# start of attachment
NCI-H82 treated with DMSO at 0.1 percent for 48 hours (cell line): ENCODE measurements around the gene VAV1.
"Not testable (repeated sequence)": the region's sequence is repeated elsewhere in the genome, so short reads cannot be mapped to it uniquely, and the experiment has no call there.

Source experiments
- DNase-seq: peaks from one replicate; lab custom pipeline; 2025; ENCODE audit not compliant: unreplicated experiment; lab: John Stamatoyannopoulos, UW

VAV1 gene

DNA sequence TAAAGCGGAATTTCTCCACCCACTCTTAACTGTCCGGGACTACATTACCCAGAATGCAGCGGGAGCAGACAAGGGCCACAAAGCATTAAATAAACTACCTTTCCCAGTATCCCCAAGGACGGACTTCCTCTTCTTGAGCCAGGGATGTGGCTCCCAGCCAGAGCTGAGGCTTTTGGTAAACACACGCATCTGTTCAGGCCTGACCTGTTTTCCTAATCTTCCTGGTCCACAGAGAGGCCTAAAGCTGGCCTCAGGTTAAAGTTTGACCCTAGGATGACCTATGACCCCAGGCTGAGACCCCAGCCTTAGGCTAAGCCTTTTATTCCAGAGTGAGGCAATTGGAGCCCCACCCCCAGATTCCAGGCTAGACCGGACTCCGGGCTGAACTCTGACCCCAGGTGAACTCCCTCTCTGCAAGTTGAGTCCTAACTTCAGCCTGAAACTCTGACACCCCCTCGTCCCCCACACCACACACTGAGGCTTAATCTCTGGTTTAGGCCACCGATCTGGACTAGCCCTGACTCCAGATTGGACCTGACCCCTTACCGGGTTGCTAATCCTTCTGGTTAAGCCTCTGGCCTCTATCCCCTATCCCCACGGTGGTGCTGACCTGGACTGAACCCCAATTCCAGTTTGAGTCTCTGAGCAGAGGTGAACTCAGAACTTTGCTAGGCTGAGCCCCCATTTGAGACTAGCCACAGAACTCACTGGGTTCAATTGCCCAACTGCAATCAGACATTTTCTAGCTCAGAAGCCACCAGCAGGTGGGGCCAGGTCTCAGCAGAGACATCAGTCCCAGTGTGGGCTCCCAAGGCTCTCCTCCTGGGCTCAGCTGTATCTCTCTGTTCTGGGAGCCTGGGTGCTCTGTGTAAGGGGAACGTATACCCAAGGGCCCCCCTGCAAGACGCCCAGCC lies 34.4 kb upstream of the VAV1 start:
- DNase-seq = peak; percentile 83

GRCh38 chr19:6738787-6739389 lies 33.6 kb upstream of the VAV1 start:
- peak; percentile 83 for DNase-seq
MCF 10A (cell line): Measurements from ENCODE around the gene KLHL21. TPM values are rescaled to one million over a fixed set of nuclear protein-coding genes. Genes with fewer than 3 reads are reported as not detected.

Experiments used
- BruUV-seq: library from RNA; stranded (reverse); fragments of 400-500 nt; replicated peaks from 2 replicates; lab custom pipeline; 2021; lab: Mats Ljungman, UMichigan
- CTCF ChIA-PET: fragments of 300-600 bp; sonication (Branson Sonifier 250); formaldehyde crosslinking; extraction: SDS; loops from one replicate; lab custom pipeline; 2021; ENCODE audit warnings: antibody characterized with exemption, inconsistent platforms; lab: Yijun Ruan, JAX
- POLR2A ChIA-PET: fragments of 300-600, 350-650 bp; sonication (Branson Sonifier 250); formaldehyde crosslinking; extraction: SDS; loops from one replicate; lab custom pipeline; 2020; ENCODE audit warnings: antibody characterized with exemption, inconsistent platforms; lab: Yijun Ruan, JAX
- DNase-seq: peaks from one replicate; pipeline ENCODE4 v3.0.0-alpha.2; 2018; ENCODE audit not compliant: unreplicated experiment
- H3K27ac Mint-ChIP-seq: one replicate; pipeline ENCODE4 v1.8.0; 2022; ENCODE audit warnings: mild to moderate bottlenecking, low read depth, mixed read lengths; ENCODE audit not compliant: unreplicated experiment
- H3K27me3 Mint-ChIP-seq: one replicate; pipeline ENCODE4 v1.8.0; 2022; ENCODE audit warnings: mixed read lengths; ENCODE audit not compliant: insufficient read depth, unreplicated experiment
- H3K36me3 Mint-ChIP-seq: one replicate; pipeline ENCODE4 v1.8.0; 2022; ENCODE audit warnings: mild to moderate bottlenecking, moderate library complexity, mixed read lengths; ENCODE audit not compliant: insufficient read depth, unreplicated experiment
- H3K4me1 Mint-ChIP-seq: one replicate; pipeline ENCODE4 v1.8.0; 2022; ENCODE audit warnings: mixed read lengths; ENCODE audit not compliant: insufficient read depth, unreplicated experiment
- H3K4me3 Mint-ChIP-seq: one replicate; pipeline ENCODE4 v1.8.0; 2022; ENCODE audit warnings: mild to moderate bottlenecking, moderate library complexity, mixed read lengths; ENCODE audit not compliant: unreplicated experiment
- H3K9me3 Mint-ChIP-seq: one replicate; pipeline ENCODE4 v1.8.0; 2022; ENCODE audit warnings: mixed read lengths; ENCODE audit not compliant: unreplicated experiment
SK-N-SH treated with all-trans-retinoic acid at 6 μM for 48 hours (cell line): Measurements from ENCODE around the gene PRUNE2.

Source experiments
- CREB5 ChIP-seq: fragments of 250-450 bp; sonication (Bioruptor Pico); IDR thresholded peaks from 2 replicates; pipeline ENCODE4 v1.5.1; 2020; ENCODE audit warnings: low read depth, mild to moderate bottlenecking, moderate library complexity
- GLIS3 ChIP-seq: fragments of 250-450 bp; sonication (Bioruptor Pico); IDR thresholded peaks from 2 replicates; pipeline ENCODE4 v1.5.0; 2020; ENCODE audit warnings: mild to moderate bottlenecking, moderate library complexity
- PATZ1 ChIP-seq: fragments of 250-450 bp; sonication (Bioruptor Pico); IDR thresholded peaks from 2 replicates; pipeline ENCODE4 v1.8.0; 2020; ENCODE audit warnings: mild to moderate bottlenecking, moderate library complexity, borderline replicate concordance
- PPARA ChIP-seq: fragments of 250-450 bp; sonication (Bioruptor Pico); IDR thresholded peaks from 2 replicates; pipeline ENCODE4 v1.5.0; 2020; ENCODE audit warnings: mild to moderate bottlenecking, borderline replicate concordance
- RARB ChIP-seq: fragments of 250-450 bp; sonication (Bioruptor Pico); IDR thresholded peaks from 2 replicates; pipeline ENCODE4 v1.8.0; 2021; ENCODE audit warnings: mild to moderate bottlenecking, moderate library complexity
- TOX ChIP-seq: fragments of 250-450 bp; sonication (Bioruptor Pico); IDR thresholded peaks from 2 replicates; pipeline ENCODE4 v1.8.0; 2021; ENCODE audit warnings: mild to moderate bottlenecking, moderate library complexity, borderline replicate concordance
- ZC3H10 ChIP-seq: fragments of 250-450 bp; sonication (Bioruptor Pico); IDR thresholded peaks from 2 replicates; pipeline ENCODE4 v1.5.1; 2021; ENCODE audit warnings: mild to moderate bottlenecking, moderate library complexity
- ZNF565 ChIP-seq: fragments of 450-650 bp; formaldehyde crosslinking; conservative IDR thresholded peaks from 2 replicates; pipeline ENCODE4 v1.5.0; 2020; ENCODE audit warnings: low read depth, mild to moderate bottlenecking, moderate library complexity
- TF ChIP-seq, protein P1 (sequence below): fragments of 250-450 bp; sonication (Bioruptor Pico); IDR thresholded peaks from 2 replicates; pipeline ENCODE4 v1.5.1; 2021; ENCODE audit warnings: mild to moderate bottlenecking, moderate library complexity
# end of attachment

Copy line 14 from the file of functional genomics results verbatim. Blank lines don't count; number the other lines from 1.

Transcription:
- POLR2A ChIA-PET: fragments of 300-600, 350-650 bp; sonication (Branson Sonifier 250); formaldehyde crosslinking; extraction: SDS; loops from one replicate; lab custom pipeline; 2020; ENCODE audit warnings: antibody characterized with exemption, inconsistent platforms; lab: Yijun Ruan, JAX